Plants to Cut Back In Spring:

  • Annual wildflowers. If you planted annual wildflowers like Cosmos, Zinnias, or Sunflowers, leaving them up through the winter helps them to drop their seeds and come back the next year. If you can’t stand leaving them up (or are part of an HOA that makes you cut them back), cut them back and leave the debris on the ground. This should help them drop some seeds for the next season.
  • Echinacea (Coneflower) and Rudbeckia (Black Eyed Susan) should be left up until spring to attract and feed birds throughout the winter.
  • Sedum and Ornamental Grasses should be left throughout the winter to add height and interest.
  • Butterfly Weed (Asclepias), Ferns, and Heuchera (Coral Bells) should be left until spring because the foliage helps protect their crowns.  

Hydrangea is an illusive shrub that can be pruned in the late winter/early spring or just after they’ve finished blooming, depending on the variety. Hydrangeas that bloom on old growth (like "Endless Summer") should be pruned immediately after they’ve finished flowering. Hydrangeas that bloom on new growth (like the popular "Annabelle" and "Limelight") should be pruned in the late winter or early spring. This is why it’s always good to save plant tags or write down which varieties you have in your garden!

Fall cleanup can sometimes seem daunting, but with all of the right information at your fingertips it can be done in just a few short hours.

Don’t have time for fall (or spring) cleanup? Contact us to get on our schedule!

September 29, 2017

Fall Planting In Vermont

We’ve been experiencing record-breaking temperatures here in Vermont at the onset of fall, which makes it feel more like summer than autumn. But after this fluke weather finishes up, we’ll go back to the normalcy of crisp, fall temperatures, which is the perfect time to get out in the garden and plant.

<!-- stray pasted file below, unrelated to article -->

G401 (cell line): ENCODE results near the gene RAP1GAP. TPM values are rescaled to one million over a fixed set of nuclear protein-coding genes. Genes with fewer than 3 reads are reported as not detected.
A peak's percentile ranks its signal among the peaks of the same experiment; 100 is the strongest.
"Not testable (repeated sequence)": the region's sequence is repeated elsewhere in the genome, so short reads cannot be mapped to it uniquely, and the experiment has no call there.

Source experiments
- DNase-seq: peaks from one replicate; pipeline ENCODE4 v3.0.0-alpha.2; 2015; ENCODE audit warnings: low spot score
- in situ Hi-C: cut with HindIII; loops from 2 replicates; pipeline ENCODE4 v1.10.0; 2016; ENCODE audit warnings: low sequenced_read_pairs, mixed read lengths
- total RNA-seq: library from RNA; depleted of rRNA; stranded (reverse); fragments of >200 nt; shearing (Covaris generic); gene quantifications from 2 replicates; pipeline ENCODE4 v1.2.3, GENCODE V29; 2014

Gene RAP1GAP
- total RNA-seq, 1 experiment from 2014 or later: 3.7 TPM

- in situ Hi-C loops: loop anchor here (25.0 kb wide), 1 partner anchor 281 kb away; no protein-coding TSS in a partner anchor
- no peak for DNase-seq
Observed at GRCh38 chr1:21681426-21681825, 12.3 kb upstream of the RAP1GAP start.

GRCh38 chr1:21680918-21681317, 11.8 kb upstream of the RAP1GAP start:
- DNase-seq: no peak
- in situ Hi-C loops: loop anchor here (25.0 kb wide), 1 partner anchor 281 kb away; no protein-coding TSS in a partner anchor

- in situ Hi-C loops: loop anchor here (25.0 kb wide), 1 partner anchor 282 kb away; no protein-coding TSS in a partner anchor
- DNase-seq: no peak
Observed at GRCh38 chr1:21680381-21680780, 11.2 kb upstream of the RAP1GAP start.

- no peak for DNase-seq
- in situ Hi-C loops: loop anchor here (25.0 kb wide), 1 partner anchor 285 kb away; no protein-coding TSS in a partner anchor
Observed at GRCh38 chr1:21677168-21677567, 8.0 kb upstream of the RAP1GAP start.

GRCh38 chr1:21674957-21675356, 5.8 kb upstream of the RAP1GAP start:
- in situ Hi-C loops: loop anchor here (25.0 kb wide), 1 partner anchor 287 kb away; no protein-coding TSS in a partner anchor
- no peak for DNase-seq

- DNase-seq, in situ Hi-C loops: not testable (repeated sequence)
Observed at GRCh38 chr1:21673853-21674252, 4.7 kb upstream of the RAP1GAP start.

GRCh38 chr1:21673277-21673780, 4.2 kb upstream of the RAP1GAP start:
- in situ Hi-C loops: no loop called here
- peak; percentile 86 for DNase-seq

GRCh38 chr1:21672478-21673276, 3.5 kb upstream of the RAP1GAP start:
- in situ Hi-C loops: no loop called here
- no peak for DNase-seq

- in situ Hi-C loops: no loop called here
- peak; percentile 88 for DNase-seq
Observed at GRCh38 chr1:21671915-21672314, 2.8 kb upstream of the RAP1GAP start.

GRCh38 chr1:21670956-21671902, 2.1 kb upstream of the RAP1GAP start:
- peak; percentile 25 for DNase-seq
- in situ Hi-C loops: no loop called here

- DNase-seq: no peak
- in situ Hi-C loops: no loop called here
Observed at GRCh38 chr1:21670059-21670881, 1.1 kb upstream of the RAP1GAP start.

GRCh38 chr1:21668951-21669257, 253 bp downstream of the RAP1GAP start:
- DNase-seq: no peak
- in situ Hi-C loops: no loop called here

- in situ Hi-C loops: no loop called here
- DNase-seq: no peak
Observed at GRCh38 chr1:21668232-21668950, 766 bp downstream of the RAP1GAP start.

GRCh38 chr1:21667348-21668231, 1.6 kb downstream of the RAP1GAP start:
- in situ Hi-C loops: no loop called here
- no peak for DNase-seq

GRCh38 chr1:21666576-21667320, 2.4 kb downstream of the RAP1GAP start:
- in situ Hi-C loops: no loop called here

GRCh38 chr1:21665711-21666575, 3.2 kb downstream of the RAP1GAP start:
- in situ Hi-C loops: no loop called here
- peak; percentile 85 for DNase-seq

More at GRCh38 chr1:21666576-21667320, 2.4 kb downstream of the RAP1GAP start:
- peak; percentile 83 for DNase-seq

Fall Planting In Vermont: Bulbs

After a long Vermont winter, there’s nothing more exciting than heading out in the garden and seeing the early blooms of Daffodils, Crocus, Snowdrops, and more. If you want to enjoy this spring color in your garden, fall is the time to plant. Most spring-blooming bulbs require the dormant period of winter to flower, so make sure to get these bulbs in your garden before the ground freezes.

Fall Planting In Vermont - Daffodils

Fall Planting In Vermont: Perennial Plants

Many Vermont gardeners see fall as too late to plant, but it’s just the opposite. Fall is the perfect time to establish new perennial plants in your garden because the cool air and ground temperatures cause less stress to the new plants, which allows for the root systems to grow strong and establish themselves before winter. You won’t see much growth above ground (which is normal) but you’ll be getting a jumpstart on the already-short growing season. Fall-planted perennials will grow taller, stronger, and bloom more profusely in their first spring and summer.

Fall Planting In Vermont - Perennials